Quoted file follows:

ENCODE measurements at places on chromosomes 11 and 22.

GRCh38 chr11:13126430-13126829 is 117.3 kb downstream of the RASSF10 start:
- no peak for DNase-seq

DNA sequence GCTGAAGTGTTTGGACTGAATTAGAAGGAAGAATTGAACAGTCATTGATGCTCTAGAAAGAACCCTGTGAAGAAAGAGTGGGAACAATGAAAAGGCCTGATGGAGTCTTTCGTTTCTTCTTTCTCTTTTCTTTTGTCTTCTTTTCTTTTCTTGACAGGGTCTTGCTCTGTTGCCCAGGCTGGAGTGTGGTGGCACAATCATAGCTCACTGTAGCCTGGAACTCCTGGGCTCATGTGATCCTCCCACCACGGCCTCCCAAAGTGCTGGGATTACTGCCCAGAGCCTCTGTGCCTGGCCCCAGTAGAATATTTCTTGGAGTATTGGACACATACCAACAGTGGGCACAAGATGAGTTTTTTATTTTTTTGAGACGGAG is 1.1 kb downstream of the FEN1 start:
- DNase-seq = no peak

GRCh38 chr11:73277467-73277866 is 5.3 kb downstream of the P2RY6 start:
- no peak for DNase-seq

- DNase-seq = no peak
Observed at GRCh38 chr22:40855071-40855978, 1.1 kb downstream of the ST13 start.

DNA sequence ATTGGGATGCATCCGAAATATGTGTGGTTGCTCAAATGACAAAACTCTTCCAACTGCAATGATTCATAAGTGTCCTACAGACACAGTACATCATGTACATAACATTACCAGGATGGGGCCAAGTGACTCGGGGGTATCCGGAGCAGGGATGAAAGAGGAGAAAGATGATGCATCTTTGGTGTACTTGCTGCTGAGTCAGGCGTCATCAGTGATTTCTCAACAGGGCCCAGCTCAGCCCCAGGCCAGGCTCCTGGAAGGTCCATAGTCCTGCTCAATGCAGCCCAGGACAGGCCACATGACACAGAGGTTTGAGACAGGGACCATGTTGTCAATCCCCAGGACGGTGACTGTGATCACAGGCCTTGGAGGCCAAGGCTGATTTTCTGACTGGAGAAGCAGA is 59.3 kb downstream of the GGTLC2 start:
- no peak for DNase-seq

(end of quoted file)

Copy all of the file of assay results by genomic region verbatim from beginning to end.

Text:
ENCODE measurements at places on chromosomes 11 and 22.

GRCh38 chr11:13126430-13126829 is 117.3 kb downstream of the RASSF10 start:
- no peak for DNase-seq

DNA sequence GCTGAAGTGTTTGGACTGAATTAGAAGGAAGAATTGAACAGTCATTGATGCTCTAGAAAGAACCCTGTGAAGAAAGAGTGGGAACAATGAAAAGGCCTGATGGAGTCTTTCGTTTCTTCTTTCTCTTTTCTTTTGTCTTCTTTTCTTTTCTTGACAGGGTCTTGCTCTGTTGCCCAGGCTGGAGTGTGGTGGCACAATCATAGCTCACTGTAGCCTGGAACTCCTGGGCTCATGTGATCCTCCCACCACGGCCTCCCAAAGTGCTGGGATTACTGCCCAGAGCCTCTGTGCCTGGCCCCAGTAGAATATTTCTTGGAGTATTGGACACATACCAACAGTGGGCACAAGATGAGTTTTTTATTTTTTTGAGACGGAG is 1.1 kb downstream of the FEN1 start:
- DNase-seq = no peak

GRCh38 chr11:73277467-73277866 is 5.3 kb downstream of the P2RY6 start:
- no peak for DNase-seq

- DNase-seq = no peak
Observed at GRCh38 chr22:40855071-40855978, 1.1 kb downstream of the ST13 start.

DNA sequence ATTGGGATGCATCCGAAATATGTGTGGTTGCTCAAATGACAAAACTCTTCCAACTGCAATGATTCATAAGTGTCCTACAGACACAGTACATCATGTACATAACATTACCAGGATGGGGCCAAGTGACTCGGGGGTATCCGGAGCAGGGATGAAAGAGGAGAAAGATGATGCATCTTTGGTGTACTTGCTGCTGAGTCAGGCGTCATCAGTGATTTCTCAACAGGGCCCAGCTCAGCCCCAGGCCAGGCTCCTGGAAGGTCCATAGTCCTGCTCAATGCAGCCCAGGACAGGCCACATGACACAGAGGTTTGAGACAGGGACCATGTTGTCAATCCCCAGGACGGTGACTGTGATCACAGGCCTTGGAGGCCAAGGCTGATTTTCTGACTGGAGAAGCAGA is 59.3 kb downstream of the GGTLC2 start:
- no peak for DNase-seq